Gray Newell

Vision Things
  • Bad Boyfriend Bootcamp
  • Prison Art
  • Bandit Queen
  • Crime & Punishment on TV
  • Selling Cars
  • The Crime Bookshelf
  • The Crime Bookshelf

    We told Gray Newell, who's famous in the book world for her custom-designed reading lists, what VAGUE was all about and she stocked our virtual shelves with books she thought our visitors would want to read.

    Kindred by Octavia ButlerKindred
    by Octavia Butler
    Can't do this book justice in a blurb. A fictional autobiography that culminates in a deadly act of self-defense. Butler uses two literary forms—slave woman's memoir and sci-fi—to push the boundaries of both and more: to take them someplace worth getting to.

    God of the Rodeo by Daniel BergnerGod of the Rodeo: The Search for Hope, Faith and a Six-second Ride in Louisiana's Angola Prison
    by Daniel Bergner
    For years Louisiana's fearsome Angola Prison has been documented and romanticized in song (the Nevilles, Leadbelly) in audio-visual journalism (60 minutes, The Farm ) and in literature ( Coming Through the Slaughter by Michael Ondaatje ). Bergner spent a year with the men of Angola, learning of their torments and their search for grace. In his compelling book he tells of heinous crimes, both by prison officials and prisoners, and of the redemption to be found in a prison rodeo.

    The Kiss: A Memoir by Kathryn HarrisonThe Kiss: A Memoir
    by Kathryn Harrison
    Her reading public didn't come with her when she stopped fictionalizing her experiences of incest and wrote this memoir about them. Yet this is a powerful and compelling examination of the interplay between a loving daughter and her predator father.

    Point Last Seen: A Woman Tracker's Story of Domestic Violence and Personal Triumph by Hannah NyalaPoint Last Seen: A Woman Tracker's Story of Domestic Violence and Personal Triumph
    by Hannah Nyala
    Hannah Nyala's young adulthood ended in the arms of her extremely abusive husband. She fled with their two children; he tracked her down and she learned to track the tracker. She turned this skill into a job with the search and rescue unit of the National Park Service. Although her newfound ability to "read" her environment did not protect her from him physically, it saved her emotionally and turned her into one of our better nature writers.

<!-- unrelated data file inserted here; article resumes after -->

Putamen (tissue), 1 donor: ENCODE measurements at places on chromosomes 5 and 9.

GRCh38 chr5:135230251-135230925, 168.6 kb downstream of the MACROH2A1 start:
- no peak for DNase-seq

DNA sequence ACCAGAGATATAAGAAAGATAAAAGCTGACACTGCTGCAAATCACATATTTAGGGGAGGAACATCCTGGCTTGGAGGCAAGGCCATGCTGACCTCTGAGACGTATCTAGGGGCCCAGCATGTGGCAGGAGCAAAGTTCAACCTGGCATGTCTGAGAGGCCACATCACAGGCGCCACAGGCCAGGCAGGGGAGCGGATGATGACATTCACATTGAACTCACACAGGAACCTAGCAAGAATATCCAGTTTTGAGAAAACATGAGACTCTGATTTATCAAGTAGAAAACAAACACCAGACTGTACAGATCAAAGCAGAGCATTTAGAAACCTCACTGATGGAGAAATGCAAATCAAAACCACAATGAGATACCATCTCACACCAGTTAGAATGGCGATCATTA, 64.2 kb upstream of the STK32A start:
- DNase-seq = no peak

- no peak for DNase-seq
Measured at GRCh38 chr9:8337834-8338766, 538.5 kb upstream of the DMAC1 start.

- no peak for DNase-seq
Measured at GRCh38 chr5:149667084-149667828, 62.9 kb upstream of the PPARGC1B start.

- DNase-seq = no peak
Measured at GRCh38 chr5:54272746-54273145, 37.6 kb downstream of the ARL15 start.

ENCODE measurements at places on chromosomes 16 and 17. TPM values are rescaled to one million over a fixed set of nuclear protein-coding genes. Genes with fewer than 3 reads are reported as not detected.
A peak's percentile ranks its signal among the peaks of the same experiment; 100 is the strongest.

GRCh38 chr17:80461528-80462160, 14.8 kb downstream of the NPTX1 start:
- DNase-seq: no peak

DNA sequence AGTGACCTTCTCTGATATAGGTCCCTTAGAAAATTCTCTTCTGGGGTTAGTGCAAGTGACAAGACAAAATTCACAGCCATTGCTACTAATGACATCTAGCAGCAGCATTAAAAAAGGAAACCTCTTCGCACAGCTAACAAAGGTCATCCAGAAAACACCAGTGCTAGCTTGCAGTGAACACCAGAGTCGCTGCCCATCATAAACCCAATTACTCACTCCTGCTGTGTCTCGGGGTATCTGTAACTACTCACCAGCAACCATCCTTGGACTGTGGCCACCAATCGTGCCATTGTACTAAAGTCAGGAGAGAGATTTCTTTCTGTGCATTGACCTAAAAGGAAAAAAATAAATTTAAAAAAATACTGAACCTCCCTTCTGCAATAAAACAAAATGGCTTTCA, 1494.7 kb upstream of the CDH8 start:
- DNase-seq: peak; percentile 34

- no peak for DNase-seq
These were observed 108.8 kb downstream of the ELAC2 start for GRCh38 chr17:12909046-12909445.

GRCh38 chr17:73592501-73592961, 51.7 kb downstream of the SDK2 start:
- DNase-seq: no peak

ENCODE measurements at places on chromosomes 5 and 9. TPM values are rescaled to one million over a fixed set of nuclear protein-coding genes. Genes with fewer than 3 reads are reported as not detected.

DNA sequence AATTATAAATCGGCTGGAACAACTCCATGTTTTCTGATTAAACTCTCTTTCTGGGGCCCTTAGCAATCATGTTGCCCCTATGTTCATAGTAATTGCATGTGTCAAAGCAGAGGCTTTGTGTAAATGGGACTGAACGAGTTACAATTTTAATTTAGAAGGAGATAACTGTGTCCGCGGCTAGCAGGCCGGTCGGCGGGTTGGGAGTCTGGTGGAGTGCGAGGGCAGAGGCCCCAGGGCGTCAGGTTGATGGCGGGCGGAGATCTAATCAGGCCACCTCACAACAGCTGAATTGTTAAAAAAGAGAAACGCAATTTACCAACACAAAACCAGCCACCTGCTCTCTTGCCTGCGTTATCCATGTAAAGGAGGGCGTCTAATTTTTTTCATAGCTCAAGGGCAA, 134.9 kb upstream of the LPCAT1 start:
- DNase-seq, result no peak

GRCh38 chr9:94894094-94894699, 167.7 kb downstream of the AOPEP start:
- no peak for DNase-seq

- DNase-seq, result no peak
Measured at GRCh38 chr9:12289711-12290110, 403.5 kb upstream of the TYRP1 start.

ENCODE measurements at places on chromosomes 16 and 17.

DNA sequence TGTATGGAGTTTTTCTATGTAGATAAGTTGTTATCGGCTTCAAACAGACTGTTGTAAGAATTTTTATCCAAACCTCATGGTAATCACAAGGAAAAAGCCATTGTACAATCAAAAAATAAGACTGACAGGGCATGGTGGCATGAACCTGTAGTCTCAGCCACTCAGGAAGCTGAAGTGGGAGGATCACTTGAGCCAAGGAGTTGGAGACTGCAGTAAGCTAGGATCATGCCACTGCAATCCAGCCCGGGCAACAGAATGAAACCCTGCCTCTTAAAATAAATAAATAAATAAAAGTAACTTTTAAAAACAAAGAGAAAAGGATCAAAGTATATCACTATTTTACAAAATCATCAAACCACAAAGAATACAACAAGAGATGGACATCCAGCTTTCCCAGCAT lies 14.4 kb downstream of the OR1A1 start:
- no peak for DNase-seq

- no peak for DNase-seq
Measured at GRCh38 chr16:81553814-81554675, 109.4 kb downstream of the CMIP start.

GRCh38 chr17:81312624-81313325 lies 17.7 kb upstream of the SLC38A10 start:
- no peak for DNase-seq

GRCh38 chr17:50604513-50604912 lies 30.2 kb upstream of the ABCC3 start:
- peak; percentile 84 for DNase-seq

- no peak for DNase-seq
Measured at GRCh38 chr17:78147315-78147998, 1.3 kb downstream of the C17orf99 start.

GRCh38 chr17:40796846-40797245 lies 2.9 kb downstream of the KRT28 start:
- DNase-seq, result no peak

The Chamber by John GrishamThe Chamber
    by John Grisham
    Grisham is a sly dog. In the guise of another thriller he has slipped by a rather thoughtful look at the pros and cons of the death penalty. It probes behind the headlines and buzzwords of the issue: Should we kill the killers?

    The Axeman's Jazz by Julie SmithThe Axeman's Jazz
    by Julie Smith
    Based on a real New Orleans serial killer case in which the M.O.s repeated but the victims seemed to have no connection. Smith's loveable detective Jay Skip Landon analyzes their common traits—vulnerability and anonymity—to crack the case.

    Computer CrimeComputer Crime: A Crimefighter's Handbook—O'Reilly & Associates, Inc.
    by David Icove, Karl Seger & William Vonstorch
    Anyone who has crawled past O'Reilly & Associates' fluffy animal icons and dipped into their widely respected and technical computer books will be surprised by this clear, straightforward wake-up call. If you've worried about having your credit information made public, your bank accounts assessed or you don't want to publicize the titles of the last twenty books you've ordered from, you need this book. It is a solid review of the risks, laws and countermeasures in computer crime.

    All god's Children: The Bosket Family and the American Tradition of Violence by Fox Butterfield All God's Children: The Bosket Family and the American Tradition of Violence
    by Fox Butterfield
    In this astounding revision of conventional wisdom about crime, New York Times reporter Butterfield investigates the first child in his state to be tried as an adult. Butterfield traces the roots of Willie Bosket's violence back to "Bloody Edgefield"—a county in South Carolina where the tradition of killing to defend one's honor was passed down from father to son among Scotch-Irish settlers. Because freed slaves like the Boskets adopted that tradition of honor, their recent generations, although of "genius" I.Q., have murdered and done time like their daddies before them.

    Also of interest:

    Midnight in Sicily: On Art, Food, History, Travel and La Cosa Nostra
    by Peter Robb
    How The Mob ruined a neighborhood.

    Crime and Punishement by Fyodor Dostoyevsky Crime and Punishment
    by Fyodor Dostoyevsky
    The basics, and from the proto-hip.

    The Color of Crime by Katheryn K. RussellThe Color of Crime: Racial Hoaxes, White Fear, Black Protectionism, Police Harassment and Other Macroaggressions
    by Katheryn K. Russell
    Title says it.

    Snow Crash by Neal Stephenson and Neuromancer by William Gibson. The cybercrime cult classics that rewired the crime thriller for the computer age.


    VAGUEpolitix > Focus on Crime > Vision Things > Back to Top >>

    ©1999VAGUEpolitix. All Rights Reserved. Disclaimer and Privacy Guidelines
    a Web Lab project